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Falkirk pupils ready to carry Queen’s Baton at Commonwealth Games

St Mungo's High pupils and Queen's Relay Baton carriers, from left, Ciaran Wright, Molly Williamson, Conor Gordon and Lewis Wynne. Picture: Michael Gillen

St Mungo's High pupils and Queen's Relay Baton carriers, from left, Ciaran Wright, Molly Williamson, Conor Gordon and Lewis Wynne. Picture: Michael Gillen

 

Four of the Falkirk area’s lucky hundred Queen’s Baton bearers cannot wait for their chance to participate in this year’s Commonwealth Games.

All sporting internationalists, St Mungo’s High School pupils Conor Gordon (18), Molly Williamson (14), Ciaran Wright (17) and Lewis Wynne (17) have all been chosen to perform the role when the relay heads through town on Tuesday, June 24.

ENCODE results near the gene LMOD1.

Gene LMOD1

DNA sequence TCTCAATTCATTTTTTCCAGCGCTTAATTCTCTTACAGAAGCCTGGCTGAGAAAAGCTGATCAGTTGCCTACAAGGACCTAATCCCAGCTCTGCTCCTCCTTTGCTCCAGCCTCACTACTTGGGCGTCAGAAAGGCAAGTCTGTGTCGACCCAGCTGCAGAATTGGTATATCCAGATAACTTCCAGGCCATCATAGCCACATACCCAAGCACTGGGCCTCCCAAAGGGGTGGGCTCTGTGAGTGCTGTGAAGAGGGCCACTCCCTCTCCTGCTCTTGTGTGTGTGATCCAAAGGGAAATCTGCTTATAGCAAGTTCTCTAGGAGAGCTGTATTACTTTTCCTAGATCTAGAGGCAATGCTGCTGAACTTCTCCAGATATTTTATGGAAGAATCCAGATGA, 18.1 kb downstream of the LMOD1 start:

S3 pupil Molly, from Bonnybridge, is one of the youngest baton carriers and has not let her cerebral palsy hold her back when it comes to sporting achievements in the swimming pool and on the basketball court, where she is a member of West Lothian Phoenix.

She said: “This is such a major, once-in-a-lifetime event for Scotland and it’s truly mindblowing we are going to be part of it.”

Conor, from Falkirk, who also has cerebral palsy, excels at table tennis, while fellow S6 pupils, hammer thrower Ciaran and Stirling County rugby ace Lewis, have also taken to the field representing Scotland.

In total, one hundred people from across the Falkirk district have been selected to be part of this year’s Commonwealth Games.

Residents young and old from all walks of life will represent their communities and take up the Queen’s Baton when it comes through town on Tuesday, June 24.

Independent panellists, who look at achievements against the odds and contributions to community and youth sport, have decided people like Falkirk Girls Football Club founder Alison Mackie, Grangemouth Children’s Day dressmaker Alice Hamilton, dance tutor Danielle Fullard and founder of Falkirk School of Gymnastics Robert Callahan and a host of other worthy nominees should have their commitment to their communities recognised.

 

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